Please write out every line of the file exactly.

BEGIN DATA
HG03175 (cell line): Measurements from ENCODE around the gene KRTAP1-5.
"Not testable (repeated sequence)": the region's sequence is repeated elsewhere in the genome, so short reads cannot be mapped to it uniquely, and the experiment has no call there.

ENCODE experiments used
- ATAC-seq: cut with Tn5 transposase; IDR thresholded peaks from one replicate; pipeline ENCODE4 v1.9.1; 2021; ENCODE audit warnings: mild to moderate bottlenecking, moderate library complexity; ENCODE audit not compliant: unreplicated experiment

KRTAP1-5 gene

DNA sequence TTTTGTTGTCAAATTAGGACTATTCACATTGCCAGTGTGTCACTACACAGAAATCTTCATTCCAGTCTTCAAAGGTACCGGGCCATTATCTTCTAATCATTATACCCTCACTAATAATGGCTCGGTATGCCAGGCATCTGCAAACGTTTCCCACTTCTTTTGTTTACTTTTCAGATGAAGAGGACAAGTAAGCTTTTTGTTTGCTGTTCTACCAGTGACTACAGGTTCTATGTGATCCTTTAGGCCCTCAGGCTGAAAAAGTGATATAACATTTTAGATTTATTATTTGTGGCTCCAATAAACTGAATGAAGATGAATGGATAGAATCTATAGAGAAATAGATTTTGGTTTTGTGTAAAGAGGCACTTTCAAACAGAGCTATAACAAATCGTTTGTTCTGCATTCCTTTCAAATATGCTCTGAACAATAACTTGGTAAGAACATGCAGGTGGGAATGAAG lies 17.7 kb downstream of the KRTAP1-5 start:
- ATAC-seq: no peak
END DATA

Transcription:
HG03175 (cell line): Measurements from ENCODE around the gene KRTAP1-5.
"Not testable (repeated sequence)": the region's sequence is repeated elsewhere in the genome, so short reads cannot be mapped to it uniquely, and the experiment has no call there.

ENCODE experiments used
- ATAC-seq: cut with Tn5 transposase; IDR thresholded peaks from one replicate; pipeline ENCODE4 v1.9.1; 2021; ENCODE audit warnings: mild to moderate bottlenecking, moderate library complexity; ENCODE audit not compliant: unreplicated experiment

KRTAP1-5 gene

DNA sequence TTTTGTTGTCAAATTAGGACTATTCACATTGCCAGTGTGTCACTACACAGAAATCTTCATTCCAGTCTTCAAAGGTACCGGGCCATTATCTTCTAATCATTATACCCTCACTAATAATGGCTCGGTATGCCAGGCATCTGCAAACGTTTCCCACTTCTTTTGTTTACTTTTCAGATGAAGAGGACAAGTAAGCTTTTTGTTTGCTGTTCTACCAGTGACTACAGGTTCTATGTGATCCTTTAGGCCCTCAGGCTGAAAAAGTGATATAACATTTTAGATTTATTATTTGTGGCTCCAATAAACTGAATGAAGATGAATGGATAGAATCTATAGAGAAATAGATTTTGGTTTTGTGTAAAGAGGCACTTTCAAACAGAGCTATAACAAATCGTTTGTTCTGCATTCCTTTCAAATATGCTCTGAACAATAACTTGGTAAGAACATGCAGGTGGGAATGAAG lies 17.7 kb downstream of the KRTAP1-5 start:
- ATAC-seq: no peak